I've lurked on a few other hobby or special-interest forums, not just shaving-related, and I've found some that are not only unfriendly but are downright hostile. It's hilarious to think that hobbies like this are really that important in the big scheme of things. I don't understand posts that contain statements like use your search button or why are you resurrecting an ancient thread? I may feel this way at times, but there's no need to state it. Since we don't live in each others' heads, we don't know what someone else is thinking...whether it's the person resurrecting the old thread or the person that is ever so happy to respond and keep the discussion going. Who knows? Maybe I'm having a bad day and would be better served by sulking in a room by myself...and just not commenting at all. My bad day hopefully has little to do with anyone else, until I start making negative comments in my posts.
I sincerely hope TSD does not become like many of the other forums where I've observed that judgement and negativity have become embedded in the culture. Let's leave room for people that are just plain excited about discovering wet shaving, and let them ask questions anyway they want. I, for one, may choose to jump in with an opinion, a fact even, or just some friendly banter. Or not.
Keep in mind that a lot of folks lurk on TSD, and I'm sure they watch discussions like this to take the pulse of the forum. I am always pleased to see someone jump into the discussions after observing how friendly and welcoming we are as a community. I hope this never changes.
Again, this is just my opinion. I don't expect anyone to necessarily agree or even read it for that matter. And I really don't care if cold water actually closes my pores or not. It just feels nice after a good shave. Oh , I almost forgot, the Gillette NEW LC is the best DE razor.
Have a great day, gents, and smooth shaves!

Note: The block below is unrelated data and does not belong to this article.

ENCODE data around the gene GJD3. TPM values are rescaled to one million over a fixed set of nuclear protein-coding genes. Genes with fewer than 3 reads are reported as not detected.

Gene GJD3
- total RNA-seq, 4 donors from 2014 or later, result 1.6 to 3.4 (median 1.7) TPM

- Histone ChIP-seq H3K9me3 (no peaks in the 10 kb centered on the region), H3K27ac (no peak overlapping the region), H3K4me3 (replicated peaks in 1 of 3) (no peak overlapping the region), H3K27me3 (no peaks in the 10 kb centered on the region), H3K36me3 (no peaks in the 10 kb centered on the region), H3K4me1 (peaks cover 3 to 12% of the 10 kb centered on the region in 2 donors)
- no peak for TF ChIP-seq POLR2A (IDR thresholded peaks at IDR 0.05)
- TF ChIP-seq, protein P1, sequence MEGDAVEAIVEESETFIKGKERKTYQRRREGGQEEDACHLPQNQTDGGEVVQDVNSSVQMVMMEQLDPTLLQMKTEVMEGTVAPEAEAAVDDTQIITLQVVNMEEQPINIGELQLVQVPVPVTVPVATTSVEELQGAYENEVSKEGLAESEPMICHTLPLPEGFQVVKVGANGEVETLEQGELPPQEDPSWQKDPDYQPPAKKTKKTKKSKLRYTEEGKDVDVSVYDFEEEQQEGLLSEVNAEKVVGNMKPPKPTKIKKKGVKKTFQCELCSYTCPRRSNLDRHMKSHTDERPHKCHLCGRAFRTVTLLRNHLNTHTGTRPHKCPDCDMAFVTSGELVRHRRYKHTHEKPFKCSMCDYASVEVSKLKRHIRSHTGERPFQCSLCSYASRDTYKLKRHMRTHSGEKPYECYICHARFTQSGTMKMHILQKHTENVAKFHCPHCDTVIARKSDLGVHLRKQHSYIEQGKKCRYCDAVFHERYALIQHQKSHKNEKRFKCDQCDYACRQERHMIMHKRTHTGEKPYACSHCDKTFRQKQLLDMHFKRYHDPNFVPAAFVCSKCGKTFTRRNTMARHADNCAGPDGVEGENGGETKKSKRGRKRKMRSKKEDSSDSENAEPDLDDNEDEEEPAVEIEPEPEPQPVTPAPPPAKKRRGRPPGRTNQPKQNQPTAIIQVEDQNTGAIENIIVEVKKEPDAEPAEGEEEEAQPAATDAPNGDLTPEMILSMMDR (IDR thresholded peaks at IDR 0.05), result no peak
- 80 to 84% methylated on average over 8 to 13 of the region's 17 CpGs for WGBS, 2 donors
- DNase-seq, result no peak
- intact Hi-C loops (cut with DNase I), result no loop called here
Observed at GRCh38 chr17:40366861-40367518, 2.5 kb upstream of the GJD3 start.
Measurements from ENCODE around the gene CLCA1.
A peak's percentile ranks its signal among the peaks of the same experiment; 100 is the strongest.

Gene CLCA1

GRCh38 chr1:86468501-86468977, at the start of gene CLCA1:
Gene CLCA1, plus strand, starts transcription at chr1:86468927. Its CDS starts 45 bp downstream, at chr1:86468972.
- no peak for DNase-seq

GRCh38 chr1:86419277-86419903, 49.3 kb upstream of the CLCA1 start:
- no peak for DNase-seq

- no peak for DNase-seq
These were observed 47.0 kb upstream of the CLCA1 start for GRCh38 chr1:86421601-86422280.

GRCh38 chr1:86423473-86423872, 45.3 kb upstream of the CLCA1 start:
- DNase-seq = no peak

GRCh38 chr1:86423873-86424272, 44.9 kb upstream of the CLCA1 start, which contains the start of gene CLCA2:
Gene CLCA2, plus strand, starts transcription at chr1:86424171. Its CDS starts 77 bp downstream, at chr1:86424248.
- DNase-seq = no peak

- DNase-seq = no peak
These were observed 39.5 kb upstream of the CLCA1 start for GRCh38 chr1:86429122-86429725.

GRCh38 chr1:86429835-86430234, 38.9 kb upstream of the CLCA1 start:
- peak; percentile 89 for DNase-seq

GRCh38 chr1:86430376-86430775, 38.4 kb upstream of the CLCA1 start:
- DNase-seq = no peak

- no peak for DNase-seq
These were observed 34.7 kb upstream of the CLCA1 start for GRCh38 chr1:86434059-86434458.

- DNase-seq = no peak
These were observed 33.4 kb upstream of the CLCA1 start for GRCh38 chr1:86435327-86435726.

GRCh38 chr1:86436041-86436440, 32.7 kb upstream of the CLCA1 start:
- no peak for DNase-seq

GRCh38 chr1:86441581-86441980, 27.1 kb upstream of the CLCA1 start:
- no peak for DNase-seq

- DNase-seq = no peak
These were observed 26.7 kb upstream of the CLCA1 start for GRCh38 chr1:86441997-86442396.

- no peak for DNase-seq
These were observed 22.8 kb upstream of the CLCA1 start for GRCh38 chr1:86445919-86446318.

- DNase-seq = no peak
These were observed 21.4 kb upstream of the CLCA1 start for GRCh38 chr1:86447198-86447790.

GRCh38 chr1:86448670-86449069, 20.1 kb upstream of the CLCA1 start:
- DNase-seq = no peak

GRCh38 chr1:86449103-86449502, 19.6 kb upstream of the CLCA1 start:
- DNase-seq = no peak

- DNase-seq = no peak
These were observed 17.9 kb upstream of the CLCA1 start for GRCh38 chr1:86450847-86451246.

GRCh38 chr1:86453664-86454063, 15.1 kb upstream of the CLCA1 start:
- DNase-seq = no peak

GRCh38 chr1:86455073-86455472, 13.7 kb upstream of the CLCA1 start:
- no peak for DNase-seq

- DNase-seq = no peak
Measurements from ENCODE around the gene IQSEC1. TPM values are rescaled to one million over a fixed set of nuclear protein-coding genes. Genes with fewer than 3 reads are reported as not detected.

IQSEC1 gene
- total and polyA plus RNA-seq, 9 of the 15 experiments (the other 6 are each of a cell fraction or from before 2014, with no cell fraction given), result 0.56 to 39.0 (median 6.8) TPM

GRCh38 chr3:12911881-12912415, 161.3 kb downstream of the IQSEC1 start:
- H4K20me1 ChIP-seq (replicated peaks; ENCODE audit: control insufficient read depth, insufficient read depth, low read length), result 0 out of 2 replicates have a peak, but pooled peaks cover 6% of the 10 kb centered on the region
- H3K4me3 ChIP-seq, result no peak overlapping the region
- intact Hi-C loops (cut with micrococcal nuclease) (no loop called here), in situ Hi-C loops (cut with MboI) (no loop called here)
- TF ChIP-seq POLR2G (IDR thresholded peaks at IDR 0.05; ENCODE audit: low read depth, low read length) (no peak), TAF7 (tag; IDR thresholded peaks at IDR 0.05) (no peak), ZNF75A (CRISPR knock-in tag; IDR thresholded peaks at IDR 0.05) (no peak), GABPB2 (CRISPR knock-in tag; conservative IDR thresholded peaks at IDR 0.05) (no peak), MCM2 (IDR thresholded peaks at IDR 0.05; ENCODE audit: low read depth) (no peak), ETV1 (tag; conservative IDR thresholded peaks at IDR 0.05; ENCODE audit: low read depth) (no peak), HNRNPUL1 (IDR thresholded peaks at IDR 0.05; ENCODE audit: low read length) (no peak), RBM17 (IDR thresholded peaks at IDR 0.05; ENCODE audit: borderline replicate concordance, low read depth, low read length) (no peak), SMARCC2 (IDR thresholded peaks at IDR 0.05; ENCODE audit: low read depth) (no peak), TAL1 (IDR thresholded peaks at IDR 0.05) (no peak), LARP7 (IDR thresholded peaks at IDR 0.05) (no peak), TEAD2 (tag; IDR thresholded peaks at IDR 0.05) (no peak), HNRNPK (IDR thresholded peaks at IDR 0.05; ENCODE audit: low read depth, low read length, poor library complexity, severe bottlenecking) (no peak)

I read it all, Charlie. Very eloquent. Thank you for taking the time.
It's all technique based. "Better" is a myth used to sell higher price point and margin products. I get the same results from all of them. Heck, I've even seen guys glue DE blades to Popsicle sticks and get a DFS! There hasn't been any real innovation in razors for fifty years.
Shoot for the moon! This is the fun area of wet shaving, largely subjective and up to the taste of the user.
Confuse newbies badly, and leave many with the feeling that "razor collecting" and "shaving" are the same. They're not. In fact, I see many guys sentence themselves to a never ending rotation of mediocrity because they weren't told my first point strongly enough. The answer to a poor shave isn't more razors, it's skill mastery.
almost on a case by case basis. many questions i have encountered have different meanings depending on situation and language barrier..sometimes i have to explain how something works in order for them to understand in their own way.
100% agree. (are you sensing a pattern here? I better be careful, lest I be labeled a "Bama Fan" )
Possibly. I might add that it really depends on which Forum. When I was a I would receive helpful, cynical, and on one particular forum, disdainful responses. When I taught voice at a University, every semester, I would have to start at the very beginning again with my vocal newbies, often enduring infantile questions. We experienced shavers on the forum have two choices: embrace and strive to educate (not all will be receptive) or ignore.
Each must make their own choice. Being an educator is a commitment.
But the internet has not changed the fact that there is no best washing machine either. That is why Consumer Reports always precedes their ratings with an article about what is being reviewed. What criteria they use, explain features, trade offs, etc.
Front load machines are generally more efficient than top load. Also more prone to mildew and bad smells. (Always the #1 complaint.) A stainless steel drum costs more up front, but will outlive the machine. Enameled steel is cheaper, but can rust and stain clothes if the enamel gets chipped. The number ratings that they give are useless if you don't read the article and learn for youself what you are looking for in a washing machine.
I was simply trying to make a comparison. Perhaps I made the wrong choice.
I started traditional shaving in order to get a better shave and my OCD nature lead me to seak out the 'best' DE. On other shaving sites, they are always hyping the latest and greatest and claiming they found the new holy grail or a "RAD killer. I found the style of razor I prefer and many people prefer a different style. Then I moved to straight razors, with straights there is little talk about what is the best razor.
My experience is that if the steel is good it is the honing that matters. Once you have a good edge is all up to having a good, wet, slick lather and your skills. In the end if the steel is good and the honing is good a $15 blade will shave just as good as a $1,500 blade. So why do I have so many straights? Well, they all look different and cool. Like art, the beauty of the razor is also subjective.
I like the fact you're stating all this. Razor collecting, and collecting hand crafted straights is a perfectly wonderful hobby!